Mass strike against pension reform hits France
A mass strike against the French government's plan to raise the retirement age disrupted transport and closed schools on Thursday, with unions hoping to get millions of protestors into the streets.
Transport authorities said about one in two mainline trains were running in and out of Paris, with three in four Paris metro trains operating.
The DGAC airport authority said 15 percent of flights would have to be cancelled between 7:00 a.m. and 2:00 p.m. (0500 and 1200 GMT).
One in two teachers was expected to go on strike, the teachers' union SNUipp-FSU said, and some schools closed their doors to pupils, according to media reports.
Radio stations such as all-news France Info played music to fill the gaps in their programming left by striking staff.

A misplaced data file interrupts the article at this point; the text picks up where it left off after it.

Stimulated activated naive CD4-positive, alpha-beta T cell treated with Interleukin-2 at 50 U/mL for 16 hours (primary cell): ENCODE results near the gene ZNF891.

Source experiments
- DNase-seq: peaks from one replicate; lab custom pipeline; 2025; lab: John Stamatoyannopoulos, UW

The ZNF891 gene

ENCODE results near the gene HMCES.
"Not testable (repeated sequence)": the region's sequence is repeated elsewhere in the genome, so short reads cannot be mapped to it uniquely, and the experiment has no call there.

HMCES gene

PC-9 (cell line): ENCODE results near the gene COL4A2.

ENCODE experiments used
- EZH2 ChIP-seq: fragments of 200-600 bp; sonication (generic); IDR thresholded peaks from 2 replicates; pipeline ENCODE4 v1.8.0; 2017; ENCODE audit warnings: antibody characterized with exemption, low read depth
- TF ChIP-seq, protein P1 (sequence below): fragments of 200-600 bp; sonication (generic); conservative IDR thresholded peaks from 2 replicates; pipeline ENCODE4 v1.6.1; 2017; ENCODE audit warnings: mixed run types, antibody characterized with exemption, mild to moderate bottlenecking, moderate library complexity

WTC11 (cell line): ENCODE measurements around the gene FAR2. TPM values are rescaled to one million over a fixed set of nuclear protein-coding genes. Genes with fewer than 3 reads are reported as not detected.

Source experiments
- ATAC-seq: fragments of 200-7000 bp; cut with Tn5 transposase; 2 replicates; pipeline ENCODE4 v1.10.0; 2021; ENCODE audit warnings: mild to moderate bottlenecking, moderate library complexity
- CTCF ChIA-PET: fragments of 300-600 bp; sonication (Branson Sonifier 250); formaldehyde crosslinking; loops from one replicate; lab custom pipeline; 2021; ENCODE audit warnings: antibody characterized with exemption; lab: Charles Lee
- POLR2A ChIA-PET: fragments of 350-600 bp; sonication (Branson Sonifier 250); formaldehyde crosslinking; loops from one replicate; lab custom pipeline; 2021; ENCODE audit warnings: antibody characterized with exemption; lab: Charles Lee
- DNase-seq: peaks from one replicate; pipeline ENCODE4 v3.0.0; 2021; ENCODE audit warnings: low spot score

The government last week unveiled proposals to raise the retirement age from 60 to 62 amid efforts to cut France's big budget deficit. The National Assembly is to vote on the proposal in September.
Leaders from some of the six unions that jointly called the strike said they planned big street demonstrations throughout France later in the day.
"The hope was to get more than a million protestors. I think this figure will be exceeded, that's for sure," said Francois Chereque, leader of the CFDT union, adding that he thought "perhaps two million" was possible.
"We have more than 200 rallies all across France and we're hearing from the ground that there is an exceptional turnout," he added, speaking on RTL radio.
"Employees are realising that this reform is unjust."
© 2010 AFP